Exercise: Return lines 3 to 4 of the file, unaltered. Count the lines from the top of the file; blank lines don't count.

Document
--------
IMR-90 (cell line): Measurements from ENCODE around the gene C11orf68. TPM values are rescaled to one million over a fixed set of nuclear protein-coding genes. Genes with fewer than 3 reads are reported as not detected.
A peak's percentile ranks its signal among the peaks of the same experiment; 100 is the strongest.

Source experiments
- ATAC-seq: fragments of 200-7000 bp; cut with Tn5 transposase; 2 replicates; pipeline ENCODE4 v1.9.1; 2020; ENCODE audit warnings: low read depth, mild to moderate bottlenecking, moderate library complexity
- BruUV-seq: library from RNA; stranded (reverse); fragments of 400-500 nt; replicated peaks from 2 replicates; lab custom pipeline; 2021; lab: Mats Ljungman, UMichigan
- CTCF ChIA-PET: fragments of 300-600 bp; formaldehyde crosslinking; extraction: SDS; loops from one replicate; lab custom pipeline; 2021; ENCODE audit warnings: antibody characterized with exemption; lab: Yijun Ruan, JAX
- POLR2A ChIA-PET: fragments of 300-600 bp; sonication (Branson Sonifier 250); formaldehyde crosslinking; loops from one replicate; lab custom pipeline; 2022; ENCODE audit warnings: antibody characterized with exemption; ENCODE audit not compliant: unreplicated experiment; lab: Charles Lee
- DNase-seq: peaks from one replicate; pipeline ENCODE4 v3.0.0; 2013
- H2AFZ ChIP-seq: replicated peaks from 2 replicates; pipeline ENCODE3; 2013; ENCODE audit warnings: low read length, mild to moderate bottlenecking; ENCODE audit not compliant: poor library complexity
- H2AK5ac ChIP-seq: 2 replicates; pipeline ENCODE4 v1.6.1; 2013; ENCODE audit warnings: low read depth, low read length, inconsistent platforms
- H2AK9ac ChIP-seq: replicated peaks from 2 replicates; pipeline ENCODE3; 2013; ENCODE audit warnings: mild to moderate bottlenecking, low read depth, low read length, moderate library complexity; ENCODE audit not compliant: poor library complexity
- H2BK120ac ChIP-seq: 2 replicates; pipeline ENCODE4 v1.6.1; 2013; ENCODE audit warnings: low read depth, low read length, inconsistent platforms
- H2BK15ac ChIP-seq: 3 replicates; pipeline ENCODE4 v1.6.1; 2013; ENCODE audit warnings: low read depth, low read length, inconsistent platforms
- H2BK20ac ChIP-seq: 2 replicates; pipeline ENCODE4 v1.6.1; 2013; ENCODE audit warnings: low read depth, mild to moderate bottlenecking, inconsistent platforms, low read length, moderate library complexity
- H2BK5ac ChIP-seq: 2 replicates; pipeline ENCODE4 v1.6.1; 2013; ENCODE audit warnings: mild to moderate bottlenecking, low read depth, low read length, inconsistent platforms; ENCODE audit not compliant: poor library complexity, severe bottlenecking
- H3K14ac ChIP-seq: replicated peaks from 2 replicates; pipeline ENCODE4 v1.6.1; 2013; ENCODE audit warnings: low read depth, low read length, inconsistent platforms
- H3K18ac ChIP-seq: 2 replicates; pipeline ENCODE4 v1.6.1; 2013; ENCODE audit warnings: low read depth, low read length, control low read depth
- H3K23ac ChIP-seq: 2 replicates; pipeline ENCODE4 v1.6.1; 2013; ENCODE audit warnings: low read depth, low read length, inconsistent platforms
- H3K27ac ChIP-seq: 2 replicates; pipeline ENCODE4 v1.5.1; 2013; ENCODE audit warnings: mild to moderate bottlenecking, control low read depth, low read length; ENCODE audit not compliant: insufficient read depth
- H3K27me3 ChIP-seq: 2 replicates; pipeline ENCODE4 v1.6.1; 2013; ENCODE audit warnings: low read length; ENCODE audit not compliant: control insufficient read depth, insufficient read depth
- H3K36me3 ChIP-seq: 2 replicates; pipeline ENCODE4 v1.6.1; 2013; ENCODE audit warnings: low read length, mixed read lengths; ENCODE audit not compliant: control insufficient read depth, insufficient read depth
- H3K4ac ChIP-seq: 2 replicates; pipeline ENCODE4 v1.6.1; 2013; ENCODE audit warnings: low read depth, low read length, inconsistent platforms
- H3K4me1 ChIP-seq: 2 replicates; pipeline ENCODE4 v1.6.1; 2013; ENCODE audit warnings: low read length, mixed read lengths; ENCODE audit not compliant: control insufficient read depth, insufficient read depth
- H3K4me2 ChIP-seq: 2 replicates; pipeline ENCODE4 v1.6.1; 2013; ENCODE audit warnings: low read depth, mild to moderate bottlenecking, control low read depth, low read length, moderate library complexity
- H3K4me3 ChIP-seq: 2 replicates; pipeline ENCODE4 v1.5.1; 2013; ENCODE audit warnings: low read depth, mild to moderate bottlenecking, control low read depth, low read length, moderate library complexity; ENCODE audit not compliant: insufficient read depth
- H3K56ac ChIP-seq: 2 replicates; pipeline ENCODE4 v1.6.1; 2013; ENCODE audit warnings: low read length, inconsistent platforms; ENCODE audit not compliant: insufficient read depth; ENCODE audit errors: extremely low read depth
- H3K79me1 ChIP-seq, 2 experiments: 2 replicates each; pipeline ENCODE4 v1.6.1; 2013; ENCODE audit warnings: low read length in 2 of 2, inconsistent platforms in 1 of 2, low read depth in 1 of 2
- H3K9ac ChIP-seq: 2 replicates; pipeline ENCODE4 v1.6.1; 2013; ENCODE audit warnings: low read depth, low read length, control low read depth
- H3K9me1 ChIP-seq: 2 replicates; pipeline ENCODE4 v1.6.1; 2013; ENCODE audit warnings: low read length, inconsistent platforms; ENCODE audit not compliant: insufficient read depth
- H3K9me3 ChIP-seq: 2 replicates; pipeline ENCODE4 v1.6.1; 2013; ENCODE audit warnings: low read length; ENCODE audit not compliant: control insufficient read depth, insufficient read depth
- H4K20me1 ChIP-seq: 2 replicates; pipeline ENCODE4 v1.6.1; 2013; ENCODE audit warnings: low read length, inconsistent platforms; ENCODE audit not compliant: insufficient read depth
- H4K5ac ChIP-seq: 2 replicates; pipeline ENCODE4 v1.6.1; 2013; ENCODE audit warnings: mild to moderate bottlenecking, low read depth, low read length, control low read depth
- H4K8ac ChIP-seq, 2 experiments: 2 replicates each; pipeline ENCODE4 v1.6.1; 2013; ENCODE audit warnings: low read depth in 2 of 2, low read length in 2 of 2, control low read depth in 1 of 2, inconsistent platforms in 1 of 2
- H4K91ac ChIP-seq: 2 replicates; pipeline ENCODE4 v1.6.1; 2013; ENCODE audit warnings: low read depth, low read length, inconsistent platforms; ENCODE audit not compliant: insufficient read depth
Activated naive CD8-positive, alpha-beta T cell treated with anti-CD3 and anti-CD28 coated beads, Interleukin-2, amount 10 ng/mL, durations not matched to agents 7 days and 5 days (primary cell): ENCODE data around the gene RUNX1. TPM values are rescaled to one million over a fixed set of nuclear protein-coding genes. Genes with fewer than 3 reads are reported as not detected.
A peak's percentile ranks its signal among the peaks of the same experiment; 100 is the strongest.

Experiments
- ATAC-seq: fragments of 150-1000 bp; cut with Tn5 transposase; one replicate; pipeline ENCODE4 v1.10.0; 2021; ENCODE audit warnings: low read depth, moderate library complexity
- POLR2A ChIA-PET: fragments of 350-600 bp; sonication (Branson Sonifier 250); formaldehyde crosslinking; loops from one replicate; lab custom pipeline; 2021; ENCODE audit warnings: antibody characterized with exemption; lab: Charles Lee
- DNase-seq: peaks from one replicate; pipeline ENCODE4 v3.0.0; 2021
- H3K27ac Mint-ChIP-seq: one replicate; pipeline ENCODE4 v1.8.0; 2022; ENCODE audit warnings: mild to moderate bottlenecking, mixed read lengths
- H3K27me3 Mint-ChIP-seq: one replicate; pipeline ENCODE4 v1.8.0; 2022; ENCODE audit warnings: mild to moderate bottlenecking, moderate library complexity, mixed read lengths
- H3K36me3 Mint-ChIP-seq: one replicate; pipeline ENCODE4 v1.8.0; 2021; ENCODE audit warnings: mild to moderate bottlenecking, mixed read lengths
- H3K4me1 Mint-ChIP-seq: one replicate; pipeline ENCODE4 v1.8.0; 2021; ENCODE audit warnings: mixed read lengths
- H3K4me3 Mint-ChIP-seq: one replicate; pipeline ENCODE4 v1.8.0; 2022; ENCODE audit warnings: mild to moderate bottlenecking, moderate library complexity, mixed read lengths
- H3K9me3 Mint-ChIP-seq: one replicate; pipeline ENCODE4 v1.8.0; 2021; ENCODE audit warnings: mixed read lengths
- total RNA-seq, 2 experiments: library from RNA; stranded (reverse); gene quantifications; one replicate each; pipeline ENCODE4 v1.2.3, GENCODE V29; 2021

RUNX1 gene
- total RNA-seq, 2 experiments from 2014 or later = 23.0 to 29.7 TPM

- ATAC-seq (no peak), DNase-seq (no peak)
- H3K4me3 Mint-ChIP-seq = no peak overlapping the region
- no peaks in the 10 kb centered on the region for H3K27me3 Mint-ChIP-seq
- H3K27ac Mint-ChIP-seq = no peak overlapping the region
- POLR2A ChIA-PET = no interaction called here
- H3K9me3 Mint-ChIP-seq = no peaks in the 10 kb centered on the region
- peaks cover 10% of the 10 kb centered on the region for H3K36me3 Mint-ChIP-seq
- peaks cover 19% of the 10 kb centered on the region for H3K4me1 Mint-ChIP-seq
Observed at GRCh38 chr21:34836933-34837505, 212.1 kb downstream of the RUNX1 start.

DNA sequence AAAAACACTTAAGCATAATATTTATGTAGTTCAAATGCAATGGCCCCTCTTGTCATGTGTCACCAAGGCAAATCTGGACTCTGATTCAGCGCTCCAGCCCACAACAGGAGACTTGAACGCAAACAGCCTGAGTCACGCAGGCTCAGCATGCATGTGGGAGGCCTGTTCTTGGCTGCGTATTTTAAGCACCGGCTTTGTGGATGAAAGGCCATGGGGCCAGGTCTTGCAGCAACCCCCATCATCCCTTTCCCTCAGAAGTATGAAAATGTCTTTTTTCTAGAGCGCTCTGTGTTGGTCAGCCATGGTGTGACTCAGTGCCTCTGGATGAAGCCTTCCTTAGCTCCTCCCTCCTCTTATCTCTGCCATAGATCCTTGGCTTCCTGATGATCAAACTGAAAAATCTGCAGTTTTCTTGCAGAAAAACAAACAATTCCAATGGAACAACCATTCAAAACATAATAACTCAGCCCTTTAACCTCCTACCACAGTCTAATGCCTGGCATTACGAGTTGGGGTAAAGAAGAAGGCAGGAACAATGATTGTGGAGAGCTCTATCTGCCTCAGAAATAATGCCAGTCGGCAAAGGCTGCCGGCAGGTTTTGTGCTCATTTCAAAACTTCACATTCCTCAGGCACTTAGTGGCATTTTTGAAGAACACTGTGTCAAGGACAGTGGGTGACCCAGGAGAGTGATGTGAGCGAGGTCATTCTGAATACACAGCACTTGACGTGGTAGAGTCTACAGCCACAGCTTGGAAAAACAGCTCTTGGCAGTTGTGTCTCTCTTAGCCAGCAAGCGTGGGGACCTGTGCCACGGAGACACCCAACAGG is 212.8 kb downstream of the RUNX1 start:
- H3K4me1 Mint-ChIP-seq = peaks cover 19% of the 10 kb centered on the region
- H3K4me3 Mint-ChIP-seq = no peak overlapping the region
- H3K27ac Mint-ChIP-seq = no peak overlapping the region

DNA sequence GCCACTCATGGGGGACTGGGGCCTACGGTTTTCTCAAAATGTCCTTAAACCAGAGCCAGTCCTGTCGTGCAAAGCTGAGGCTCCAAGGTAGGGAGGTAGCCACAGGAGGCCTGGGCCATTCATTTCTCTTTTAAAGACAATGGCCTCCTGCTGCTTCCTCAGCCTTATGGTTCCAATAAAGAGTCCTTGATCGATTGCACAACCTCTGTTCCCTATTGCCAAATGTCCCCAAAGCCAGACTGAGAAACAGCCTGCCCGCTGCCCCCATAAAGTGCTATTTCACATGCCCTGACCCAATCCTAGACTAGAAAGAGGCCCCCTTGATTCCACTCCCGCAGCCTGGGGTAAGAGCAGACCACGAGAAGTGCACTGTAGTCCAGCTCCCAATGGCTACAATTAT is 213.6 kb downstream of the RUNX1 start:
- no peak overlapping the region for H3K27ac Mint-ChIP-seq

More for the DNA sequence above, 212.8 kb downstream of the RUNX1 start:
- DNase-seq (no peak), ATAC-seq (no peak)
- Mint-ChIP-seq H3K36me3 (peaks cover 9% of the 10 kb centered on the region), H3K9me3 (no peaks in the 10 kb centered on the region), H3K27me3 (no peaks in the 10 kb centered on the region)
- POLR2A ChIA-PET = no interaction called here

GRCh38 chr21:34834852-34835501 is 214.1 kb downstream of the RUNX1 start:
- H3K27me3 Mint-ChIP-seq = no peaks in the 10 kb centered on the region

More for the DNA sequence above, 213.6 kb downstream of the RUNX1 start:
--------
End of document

Source experiments
- ATAC-seq: fragments of 200-7000 bp; cut with Tn5 transposase; 2 replicates; pipeline ENCODE4 v1.9.1; 2020; ENCODE audit warnings: low read depth, mild to moderate bottlenecking, moderate library complexity